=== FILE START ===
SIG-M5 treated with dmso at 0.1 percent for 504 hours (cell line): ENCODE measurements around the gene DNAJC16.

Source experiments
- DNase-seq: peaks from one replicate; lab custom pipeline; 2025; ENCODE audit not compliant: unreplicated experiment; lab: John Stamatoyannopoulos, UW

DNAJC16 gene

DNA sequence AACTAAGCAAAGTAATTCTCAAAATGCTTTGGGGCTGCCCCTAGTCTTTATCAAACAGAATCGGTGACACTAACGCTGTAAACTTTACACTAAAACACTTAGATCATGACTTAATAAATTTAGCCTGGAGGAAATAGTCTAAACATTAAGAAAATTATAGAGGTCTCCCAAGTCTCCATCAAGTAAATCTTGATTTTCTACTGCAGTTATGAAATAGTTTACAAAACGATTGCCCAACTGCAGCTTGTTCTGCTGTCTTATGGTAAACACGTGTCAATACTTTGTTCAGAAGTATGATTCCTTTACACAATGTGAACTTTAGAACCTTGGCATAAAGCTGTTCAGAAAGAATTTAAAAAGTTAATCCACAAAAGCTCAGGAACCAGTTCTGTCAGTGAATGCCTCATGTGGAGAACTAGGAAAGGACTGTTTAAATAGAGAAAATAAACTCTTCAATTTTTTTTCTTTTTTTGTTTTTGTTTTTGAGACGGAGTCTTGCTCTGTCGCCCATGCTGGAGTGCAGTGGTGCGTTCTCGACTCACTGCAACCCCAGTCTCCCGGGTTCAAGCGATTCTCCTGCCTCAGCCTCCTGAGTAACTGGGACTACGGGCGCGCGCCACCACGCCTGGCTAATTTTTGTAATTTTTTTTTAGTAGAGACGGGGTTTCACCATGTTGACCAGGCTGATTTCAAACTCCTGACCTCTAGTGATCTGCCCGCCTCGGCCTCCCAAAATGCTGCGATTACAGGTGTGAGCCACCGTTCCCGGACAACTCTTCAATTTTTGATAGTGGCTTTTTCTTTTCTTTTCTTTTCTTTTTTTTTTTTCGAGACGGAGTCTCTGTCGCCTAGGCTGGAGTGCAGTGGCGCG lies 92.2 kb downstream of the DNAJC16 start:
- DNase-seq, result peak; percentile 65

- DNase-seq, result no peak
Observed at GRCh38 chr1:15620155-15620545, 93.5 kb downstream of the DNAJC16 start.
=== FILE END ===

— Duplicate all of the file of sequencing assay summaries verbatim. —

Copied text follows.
SIG-M5 treated with dmso at 0.1 percent for 504 hours (cell line): ENCODE measurements around the gene DNAJC16.

Source experiments
- DNase-seq: peaks from one replicate; lab custom pipeline; 2025; ENCODE audit not compliant: unreplicated experiment; lab: John Stamatoyannopoulos, UW

DNAJC16 gene

DNA sequence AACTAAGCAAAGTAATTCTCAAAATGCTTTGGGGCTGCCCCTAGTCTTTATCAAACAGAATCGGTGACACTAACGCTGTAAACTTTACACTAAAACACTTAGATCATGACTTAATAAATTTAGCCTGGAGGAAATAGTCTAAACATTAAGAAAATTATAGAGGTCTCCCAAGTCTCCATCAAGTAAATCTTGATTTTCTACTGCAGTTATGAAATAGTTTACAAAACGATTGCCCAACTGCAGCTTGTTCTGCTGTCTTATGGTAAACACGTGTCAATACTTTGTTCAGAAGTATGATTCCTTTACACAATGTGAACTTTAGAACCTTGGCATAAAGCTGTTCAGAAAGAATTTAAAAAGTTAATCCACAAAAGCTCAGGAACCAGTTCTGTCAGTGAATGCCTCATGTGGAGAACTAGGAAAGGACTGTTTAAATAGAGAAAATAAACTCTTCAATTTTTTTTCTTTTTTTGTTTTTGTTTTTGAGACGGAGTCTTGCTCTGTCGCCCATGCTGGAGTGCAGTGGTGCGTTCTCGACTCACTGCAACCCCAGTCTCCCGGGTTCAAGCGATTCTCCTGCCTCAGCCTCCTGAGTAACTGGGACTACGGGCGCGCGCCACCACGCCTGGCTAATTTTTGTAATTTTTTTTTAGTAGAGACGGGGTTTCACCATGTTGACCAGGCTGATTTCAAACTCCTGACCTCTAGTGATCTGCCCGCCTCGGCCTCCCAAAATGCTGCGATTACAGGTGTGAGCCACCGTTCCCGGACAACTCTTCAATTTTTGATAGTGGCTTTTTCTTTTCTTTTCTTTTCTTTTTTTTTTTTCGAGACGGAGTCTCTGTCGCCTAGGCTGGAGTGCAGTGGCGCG lies 92.2 kb downstream of the DNAJC16 start:
- DNase-seq, result peak; percentile 65

- DNase-seq, result no peak
Observed at GRCh38 chr1:15620155-15620545, 93.5 kb downstream of the DNAJC16 start.